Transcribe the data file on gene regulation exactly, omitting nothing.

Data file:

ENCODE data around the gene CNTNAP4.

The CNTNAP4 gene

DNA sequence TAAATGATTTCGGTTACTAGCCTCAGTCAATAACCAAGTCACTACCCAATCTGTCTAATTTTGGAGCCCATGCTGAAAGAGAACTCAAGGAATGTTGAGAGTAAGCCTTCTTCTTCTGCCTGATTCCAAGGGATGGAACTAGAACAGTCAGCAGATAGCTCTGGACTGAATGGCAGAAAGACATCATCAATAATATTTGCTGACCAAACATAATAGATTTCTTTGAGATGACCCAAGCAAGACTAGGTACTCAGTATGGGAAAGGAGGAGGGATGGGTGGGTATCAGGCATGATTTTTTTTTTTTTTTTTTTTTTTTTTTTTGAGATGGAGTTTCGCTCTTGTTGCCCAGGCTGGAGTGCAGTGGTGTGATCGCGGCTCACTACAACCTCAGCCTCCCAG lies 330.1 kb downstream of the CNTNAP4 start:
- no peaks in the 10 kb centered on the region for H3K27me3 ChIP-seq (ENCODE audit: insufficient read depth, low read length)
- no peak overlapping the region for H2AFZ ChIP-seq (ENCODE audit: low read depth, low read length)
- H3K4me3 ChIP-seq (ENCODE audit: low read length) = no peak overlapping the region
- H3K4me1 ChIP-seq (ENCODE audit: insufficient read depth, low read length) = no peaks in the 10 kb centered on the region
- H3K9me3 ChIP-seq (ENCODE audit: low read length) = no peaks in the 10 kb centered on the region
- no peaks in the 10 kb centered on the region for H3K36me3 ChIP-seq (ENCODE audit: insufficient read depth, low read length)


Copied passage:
ENCODE data around the gene CNTNAP4.

The CNTNAP4 gene

DNA sequence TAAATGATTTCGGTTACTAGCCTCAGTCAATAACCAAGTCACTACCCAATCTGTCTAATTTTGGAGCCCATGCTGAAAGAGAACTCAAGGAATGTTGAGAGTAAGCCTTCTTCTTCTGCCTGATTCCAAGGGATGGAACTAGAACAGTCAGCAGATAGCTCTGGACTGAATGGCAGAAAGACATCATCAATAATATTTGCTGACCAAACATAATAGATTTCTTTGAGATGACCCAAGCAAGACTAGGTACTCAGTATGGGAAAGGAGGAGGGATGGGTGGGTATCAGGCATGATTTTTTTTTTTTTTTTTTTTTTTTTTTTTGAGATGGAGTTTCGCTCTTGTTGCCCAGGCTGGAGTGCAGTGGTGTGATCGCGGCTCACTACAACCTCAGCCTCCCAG lies 330.1 kb downstream of the CNTNAP4 start:
- no peaks in the 10 kb centered on the region for H3K27me3 ChIP-seq (ENCODE audit: insufficient read depth, low read length)
- no peak overlapping the region for H2AFZ ChIP-seq (ENCODE audit: low read depth, low read length)
- H3K4me3 ChIP-seq (ENCODE audit: low read length) = no peak overlapping the region
- H3K4me1 ChIP-seq (ENCODE audit: insufficient read depth, low read length) = no peaks in the 10 kb centered on the region
- H3K9me3 ChIP-seq (ENCODE audit: low read length) = no peaks in the 10 kb centered on the region
- no peaks in the 10 kb centered on the region for H3K36me3 ChIP-seq (ENCODE audit: insufficient read depth, low read length)